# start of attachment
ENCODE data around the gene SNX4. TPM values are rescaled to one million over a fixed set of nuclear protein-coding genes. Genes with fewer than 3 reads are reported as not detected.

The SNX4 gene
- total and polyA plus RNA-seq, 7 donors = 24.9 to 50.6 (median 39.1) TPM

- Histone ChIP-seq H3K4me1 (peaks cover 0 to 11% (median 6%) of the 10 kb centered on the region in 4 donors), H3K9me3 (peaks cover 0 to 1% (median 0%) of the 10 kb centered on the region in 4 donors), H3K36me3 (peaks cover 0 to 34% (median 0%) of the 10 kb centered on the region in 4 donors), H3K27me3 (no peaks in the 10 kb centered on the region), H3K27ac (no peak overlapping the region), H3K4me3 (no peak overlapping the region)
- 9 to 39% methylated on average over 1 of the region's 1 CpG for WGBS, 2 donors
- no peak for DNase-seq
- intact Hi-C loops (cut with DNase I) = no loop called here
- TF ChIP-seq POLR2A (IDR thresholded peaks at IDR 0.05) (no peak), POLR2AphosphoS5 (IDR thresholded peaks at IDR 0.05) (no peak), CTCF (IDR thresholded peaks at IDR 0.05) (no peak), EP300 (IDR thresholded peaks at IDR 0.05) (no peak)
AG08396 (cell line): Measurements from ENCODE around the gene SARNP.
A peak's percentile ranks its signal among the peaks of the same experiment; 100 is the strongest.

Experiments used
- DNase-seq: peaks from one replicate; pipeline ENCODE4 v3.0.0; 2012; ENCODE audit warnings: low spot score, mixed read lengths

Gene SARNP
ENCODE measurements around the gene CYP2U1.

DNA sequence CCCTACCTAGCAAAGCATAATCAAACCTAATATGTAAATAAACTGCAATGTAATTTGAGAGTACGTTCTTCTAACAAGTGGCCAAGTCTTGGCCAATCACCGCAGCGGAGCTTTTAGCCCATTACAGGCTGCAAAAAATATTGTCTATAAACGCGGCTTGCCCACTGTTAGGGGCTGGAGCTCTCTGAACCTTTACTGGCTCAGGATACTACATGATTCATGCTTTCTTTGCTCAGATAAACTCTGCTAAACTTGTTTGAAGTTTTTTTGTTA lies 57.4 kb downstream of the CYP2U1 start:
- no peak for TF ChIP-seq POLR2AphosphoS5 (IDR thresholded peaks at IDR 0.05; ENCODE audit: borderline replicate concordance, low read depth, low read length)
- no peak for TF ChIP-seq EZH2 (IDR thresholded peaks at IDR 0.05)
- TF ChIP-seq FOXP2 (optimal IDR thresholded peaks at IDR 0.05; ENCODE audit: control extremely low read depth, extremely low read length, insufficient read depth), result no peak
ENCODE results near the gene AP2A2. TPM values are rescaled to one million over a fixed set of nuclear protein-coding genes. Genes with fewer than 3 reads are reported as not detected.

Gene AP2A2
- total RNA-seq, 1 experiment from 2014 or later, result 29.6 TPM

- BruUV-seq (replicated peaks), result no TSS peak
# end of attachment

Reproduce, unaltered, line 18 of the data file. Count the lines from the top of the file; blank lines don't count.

- TF ChIP-seq FOXP2 (optimal IDR thresholded peaks at IDR 0.05; ENCODE audit: control extremely low read depth, extremely low read length, insufficient read depth), result no peak